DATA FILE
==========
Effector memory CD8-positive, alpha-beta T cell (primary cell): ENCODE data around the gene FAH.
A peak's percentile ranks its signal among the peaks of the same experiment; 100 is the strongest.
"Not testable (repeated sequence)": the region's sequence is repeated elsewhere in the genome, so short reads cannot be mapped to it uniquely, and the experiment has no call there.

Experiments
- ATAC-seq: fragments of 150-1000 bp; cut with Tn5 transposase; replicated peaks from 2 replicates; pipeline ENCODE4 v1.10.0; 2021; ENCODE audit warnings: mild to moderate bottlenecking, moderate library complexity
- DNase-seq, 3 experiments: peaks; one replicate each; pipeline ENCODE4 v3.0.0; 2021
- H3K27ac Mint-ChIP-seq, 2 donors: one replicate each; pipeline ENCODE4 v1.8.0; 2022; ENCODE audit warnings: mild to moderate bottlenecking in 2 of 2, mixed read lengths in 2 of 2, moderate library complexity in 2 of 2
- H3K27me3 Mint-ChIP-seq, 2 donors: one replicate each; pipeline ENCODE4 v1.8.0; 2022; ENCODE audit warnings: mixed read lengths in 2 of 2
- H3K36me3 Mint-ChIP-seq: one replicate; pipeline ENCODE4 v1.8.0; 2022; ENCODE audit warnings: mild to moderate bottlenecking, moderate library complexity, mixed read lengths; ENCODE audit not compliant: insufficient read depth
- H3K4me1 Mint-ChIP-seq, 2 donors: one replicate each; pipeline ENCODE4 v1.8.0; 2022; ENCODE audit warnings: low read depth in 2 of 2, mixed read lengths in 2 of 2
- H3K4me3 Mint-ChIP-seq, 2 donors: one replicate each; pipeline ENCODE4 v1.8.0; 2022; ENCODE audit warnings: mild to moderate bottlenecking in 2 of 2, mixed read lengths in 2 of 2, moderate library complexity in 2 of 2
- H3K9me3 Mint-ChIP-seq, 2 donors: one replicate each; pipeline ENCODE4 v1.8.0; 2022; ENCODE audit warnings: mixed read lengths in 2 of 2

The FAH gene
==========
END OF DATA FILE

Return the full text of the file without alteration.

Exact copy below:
Effector memory CD8-positive, alpha-beta T cell (primary cell): ENCODE data around the gene FAH.
A peak's percentile ranks its signal among the peaks of the same experiment; 100 is the strongest.
"Not testable (repeated sequence)": the region's sequence is repeated elsewhere in the genome, so short reads cannot be mapped to it uniquely, and the experiment has no call there.

Experiments
- ATAC-seq: fragments of 150-1000 bp; cut with Tn5 transposase; replicated peaks from 2 replicates; pipeline ENCODE4 v1.10.0; 2021; ENCODE audit warnings: mild to moderate bottlenecking, moderate library complexity
- DNase-seq, 3 experiments: peaks; one replicate each; pipeline ENCODE4 v3.0.0; 2021
- H3K27ac Mint-ChIP-seq, 2 donors: one replicate each; pipeline ENCODE4 v1.8.0; 2022; ENCODE audit warnings: mild to moderate bottlenecking in 2 of 2, mixed read lengths in 2 of 2, moderate library complexity in 2 of 2
- H3K27me3 Mint-ChIP-seq, 2 donors: one replicate each; pipeline ENCODE4 v1.8.0; 2022; ENCODE audit warnings: mixed read lengths in 2 of 2
- H3K36me3 Mint-ChIP-seq: one replicate; pipeline ENCODE4 v1.8.0; 2022; ENCODE audit warnings: mild to moderate bottlenecking, moderate library complexity, mixed read lengths; ENCODE audit not compliant: insufficient read depth
- H3K4me1 Mint-ChIP-seq, 2 donors: one replicate each; pipeline ENCODE4 v1.8.0; 2022; ENCODE audit warnings: low read depth in 2 of 2, mixed read lengths in 2 of 2
- H3K4me3 Mint-ChIP-seq, 2 donors: one replicate each; pipeline ENCODE4 v1.8.0; 2022; ENCODE audit warnings: mild to moderate bottlenecking in 2 of 2, mixed read lengths in 2 of 2, moderate library complexity in 2 of 2
- H3K9me3 Mint-ChIP-seq, 2 donors: one replicate each; pipeline ENCODE4 v1.8.0; 2022; ENCODE audit warnings: mixed read lengths in 2 of 2

The FAH gene